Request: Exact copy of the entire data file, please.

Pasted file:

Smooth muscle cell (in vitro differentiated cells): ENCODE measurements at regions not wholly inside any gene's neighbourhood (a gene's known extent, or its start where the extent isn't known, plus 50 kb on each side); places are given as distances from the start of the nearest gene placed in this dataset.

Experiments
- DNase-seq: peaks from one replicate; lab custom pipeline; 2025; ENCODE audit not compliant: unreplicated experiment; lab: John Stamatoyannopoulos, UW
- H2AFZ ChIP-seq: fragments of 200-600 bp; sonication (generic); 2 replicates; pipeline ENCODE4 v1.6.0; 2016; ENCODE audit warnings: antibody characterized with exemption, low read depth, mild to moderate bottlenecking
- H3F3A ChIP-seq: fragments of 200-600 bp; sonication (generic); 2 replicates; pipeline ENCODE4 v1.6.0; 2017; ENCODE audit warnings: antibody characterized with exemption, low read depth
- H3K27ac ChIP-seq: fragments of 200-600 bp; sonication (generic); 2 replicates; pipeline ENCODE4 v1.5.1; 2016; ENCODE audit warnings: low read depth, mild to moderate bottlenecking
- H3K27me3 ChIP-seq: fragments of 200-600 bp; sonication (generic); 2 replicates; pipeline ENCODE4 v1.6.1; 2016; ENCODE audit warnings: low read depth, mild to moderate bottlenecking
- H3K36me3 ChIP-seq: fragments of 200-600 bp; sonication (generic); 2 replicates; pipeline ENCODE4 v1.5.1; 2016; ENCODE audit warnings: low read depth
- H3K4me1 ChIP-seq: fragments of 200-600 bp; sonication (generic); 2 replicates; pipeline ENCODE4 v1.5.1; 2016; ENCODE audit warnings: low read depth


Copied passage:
Smooth muscle cell (in vitro differentiated cells): ENCODE measurements at regions not wholly inside any gene's neighbourhood (a gene's known extent, or its start where the extent isn't known, plus 50 kb on each side); places are given as distances from the start of the nearest gene placed in this dataset.

Experiments
- DNase-seq: peaks from one replicate; lab custom pipeline; 2025; ENCODE audit not compliant: unreplicated experiment; lab: John Stamatoyannopoulos, UW
- H2AFZ ChIP-seq: fragments of 200-600 bp; sonication (generic); 2 replicates; pipeline ENCODE4 v1.6.0; 2016; ENCODE audit warnings: antibody characterized with exemption, low read depth, mild to moderate bottlenecking
- H3F3A ChIP-seq: fragments of 200-600 bp; sonication (generic); 2 replicates; pipeline ENCODE4 v1.6.0; 2017; ENCODE audit warnings: antibody characterized with exemption, low read depth
- H3K27ac ChIP-seq: fragments of 200-600 bp; sonication (generic); 2 replicates; pipeline ENCODE4 v1.5.1; 2016; ENCODE audit warnings: low read depth, mild to moderate bottlenecking
- H3K27me3 ChIP-seq: fragments of 200-600 bp; sonication (generic); 2 replicates; pipeline ENCODE4 v1.6.1; 2016; ENCODE audit warnings: low read depth, mild to moderate bottlenecking
- H3K36me3 ChIP-seq: fragments of 200-600 bp; sonication (generic); 2 replicates; pipeline ENCODE4 v1.5.1; 2016; ENCODE audit warnings: low read depth
- H3K4me1 ChIP-seq: fragments of 200-600 bp; sonication (generic); 2 replicates; pipeline ENCODE4 v1.5.1; 2016; ENCODE audit warnings: low read depth